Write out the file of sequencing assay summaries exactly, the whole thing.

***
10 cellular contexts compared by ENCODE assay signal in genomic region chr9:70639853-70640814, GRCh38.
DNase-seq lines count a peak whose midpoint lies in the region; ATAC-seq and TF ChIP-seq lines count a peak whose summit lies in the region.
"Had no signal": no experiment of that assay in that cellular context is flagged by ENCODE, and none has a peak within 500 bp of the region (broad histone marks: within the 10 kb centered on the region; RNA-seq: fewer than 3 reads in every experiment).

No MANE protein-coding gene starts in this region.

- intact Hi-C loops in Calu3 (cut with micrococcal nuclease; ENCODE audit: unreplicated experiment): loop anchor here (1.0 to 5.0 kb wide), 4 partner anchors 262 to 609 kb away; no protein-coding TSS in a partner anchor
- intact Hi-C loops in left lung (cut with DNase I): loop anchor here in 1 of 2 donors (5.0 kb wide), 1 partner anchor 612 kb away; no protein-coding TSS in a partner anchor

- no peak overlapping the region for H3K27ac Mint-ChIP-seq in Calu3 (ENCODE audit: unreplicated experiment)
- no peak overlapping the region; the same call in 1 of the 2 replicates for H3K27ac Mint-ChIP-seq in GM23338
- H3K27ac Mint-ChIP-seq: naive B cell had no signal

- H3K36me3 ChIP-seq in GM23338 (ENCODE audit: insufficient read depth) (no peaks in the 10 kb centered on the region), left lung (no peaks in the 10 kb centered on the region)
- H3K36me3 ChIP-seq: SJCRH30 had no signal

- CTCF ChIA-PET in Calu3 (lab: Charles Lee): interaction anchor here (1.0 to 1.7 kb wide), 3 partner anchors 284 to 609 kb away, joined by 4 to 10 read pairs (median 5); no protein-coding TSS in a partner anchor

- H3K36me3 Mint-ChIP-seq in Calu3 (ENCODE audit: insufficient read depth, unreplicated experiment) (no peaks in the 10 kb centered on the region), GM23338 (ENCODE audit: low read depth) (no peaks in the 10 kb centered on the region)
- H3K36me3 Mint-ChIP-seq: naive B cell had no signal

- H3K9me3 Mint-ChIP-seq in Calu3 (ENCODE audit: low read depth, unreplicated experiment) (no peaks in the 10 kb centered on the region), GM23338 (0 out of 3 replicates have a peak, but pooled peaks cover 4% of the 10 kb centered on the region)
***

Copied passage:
10 cellular contexts compared by ENCODE assay signal in genomic region chr9:70639853-70640814, GRCh38.
DNase-seq lines count a peak whose midpoint lies in the region; ATAC-seq and TF ChIP-seq lines count a peak whose summit lies in the region.
"Had no signal": no experiment of that assay in that cellular context is flagged by ENCODE, and none has a peak within 500 bp of the region (broad histone marks: within the 10 kb centered on the region; RNA-seq: fewer than 3 reads in every experiment).

No MANE protein-coding gene starts in this region.

- intact Hi-C loops in Calu3 (cut with micrococcal nuclease; ENCODE audit: unreplicated experiment): loop anchor here (1.0 to 5.0 kb wide), 4 partner anchors 262 to 609 kb away; no protein-coding TSS in a partner anchor
- intact Hi-C loops in left lung (cut with DNase I): loop anchor here in 1 of 2 donors (5.0 kb wide), 1 partner anchor 612 kb away; no protein-coding TSS in a partner anchor

- no peak overlapping the region for H3K27ac Mint-ChIP-seq in Calu3 (ENCODE audit: unreplicated experiment)
- no peak overlapping the region; the same call in 1 of the 2 replicates for H3K27ac Mint-ChIP-seq in GM23338
- H3K27ac Mint-ChIP-seq: naive B cell had no signal

- H3K36me3 ChIP-seq in GM23338 (ENCODE audit: insufficient read depth) (no peaks in the 10 kb centered on the region), left lung (no peaks in the 10 kb centered on the region)
- H3K36me3 ChIP-seq: SJCRH30 had no signal

- CTCF ChIA-PET in Calu3 (lab: Charles Lee): interaction anchor here (1.0 to 1.7 kb wide), 3 partner anchors 284 to 609 kb away, joined by 4 to 10 read pairs (median 5); no protein-coding TSS in a partner anchor

- H3K36me3 Mint-ChIP-seq in Calu3 (ENCODE audit: insufficient read depth, unreplicated experiment) (no peaks in the 10 kb centered on the region), GM23338 (ENCODE audit: low read depth) (no peaks in the 10 kb centered on the region)
- H3K36me3 Mint-ChIP-seq: naive B cell had no signal

- H3K9me3 Mint-ChIP-seq in Calu3 (ENCODE audit: low read depth, unreplicated experiment) (no peaks in the 10 kb centered on the region), GM23338 (0 out of 3 replicates have a peak, but pooled peaks cover 4% of the 10 kb centered on the region)